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Sunday Morning


1

Complacencies of the peignoir, and late
Coffee and oranges in a sunny chair,
And the green freedom of a cockatoo
Upon a rug mingle to dissipate
The holy hush of ancient sacrifice.
She dreams a little, and she feels the dark
Encroachment of that old catastrophe,
As a calm darkens among water-lights.
The pungent oranges and bright, green wings
Seem things in some procession of the dead,
Winding across wide water, without sound.
The day is like wide water, without sound,
Stilled for the passing of her dreaming feet
Over the seas, to silent Palestine,
Dominion of the blood and sepulchre.

2

Why should she give her bounty to the dead?
What is divinity if it can come
Only in silent shadows and in dreams?
Shall she not find in comforts of the sun,
In pungent fruit and bright green wings, or else
In any balm or beauty of the earth,
Things to be cherished like the thought of heaven?
Divinity must live within herself:
Passions of rain, or moods in falling snow;
Grievings in loneliness, or unsubdued
Elations when the forest blooms; gusty
Emotions on wet roads on autumn nights;
All pleasures and all pains, remembering
The bough of summer and the winter branch.
These are the measure destined for her soul.

3

Jove in the clouds had his inhuman birth.
No mother suckled him, no sweet land gave
Large-mannered motions to his mythy mind.
He moved among us, as a muttering king,
Magnificent, would move among his hinds,
Until our blood, commingling, virginal,
With heaven, brought such requital to desire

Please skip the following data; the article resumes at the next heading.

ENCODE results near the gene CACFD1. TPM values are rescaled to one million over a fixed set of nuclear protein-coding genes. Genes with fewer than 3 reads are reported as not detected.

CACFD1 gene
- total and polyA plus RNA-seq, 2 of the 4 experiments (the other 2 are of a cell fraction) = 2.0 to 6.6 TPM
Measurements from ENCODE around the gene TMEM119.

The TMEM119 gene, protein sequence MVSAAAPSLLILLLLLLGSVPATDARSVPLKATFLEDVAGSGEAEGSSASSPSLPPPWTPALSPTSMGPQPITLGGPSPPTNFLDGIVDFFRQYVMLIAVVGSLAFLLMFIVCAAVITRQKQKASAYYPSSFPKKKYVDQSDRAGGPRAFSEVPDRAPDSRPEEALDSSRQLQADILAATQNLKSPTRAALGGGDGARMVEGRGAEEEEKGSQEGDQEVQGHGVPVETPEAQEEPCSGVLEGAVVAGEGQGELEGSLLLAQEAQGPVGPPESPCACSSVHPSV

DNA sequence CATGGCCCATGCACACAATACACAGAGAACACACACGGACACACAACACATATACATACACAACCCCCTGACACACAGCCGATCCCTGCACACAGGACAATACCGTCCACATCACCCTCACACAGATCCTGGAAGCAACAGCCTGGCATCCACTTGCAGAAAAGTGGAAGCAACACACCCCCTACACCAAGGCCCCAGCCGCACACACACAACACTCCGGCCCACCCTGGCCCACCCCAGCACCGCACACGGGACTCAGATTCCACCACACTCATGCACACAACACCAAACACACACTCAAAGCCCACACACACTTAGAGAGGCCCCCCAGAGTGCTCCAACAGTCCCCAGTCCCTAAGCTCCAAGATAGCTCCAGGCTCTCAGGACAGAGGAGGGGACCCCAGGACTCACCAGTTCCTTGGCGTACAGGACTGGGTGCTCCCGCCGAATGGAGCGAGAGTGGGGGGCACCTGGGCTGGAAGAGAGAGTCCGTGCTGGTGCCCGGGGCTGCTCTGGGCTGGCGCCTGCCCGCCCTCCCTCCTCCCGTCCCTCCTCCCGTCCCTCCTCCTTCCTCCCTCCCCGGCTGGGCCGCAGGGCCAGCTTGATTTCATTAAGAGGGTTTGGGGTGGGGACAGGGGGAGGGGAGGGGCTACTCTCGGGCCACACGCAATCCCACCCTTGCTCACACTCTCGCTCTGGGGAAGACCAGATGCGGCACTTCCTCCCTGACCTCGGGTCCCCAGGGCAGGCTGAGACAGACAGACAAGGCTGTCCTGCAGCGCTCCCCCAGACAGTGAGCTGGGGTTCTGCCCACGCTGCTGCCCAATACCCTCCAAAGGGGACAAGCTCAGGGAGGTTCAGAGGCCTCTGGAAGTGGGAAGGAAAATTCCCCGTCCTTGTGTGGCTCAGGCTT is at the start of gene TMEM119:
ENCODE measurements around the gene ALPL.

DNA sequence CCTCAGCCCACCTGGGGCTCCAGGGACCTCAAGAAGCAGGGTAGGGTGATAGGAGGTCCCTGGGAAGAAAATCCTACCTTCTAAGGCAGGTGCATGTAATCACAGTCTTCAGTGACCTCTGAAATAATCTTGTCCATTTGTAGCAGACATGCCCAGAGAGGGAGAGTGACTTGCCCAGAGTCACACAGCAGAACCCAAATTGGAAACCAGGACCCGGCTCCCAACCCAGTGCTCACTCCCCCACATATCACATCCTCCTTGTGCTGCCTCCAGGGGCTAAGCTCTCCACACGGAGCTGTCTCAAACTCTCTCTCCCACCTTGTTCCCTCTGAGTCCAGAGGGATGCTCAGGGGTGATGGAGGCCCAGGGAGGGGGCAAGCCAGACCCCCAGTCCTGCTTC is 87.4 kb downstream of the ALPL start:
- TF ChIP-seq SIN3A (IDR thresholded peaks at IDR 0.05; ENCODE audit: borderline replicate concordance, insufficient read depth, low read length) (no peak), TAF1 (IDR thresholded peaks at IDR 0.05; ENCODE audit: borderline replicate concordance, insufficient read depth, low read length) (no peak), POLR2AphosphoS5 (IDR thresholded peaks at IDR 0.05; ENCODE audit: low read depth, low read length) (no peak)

The very hinds discerned it, in a star.
Shall our blood fail? Or shall it come to be
The blood of paradise? And shall the earth
Seem all of paradise that we shall know?
The sky will be much friendlier then than now,
A part of labor and a part of pain,
And next in glory to enduring love,
Not this dividing and indifferent blue.

4

She says, 'I am content when wakened birds,
Before they fly, test the reality
Of misty fields, by their sweet questionings;
But when the birds are gone, and their warm fields
Return no more, where, then, is paradise?'
There is not any haunt of prophecy,
Nor any old chimera of the grave,
Neither the golden underground, nor isle
Melodious, where spirits gat them home,
Nor visionary south, nor cloudy palm
Remote on heaven's hill, that has endured
As April's green endures; or will endure
Like her remembrance of awakened birds,
Or her desire for June and evening, tipped
By the consummation of the swallow's wings.

5

She says, 'But in contentment I still feel
The need of some imperishable bliss.'
Death is the mother of beauty; hence from her,
Alone, shall come fulfillment to our dreams
And our desires. Although she strews the leaves
Of sure obliteration on our paths,
The path sick sorrow took, the many paths
Where triumph rang its brassy phrase, or love
Whispered a little out of tenderness,
She makes the willow shiver in the sun
For maidens who were wont to sit and gaze
Upon the grass, relinquished to their feet.
She causes boys to pile new plums and pears
On disregarded plate. The maidens taste
And stray impassioned in the littering leaves.

6

Is there no change of death in paradise?
Does ripe fruit never fall? Or do the boughs
Hang always heavy in that perfect sky,
Unchanging, yet so like our perishing earth,
With rivers like our own that seek for seas
They never find, the same receding shores
That never touch with inarticulate pang?
Why set pear upon those river-banks
Or spice the shores with odors of the plum?
Alas, that they should wear our colors there,
The silken weavings of our afternoons,
And pick the strings of our insipid lutes!
Death is the mother of beauty, mystical,
Within whose burning bosom we devise
Our earthly mothers waiting, sleeplessly.

7

Supple and turbulent, a ring of men
Shall chant in orgy on a summer morn
Their boisterous devotion to the sun,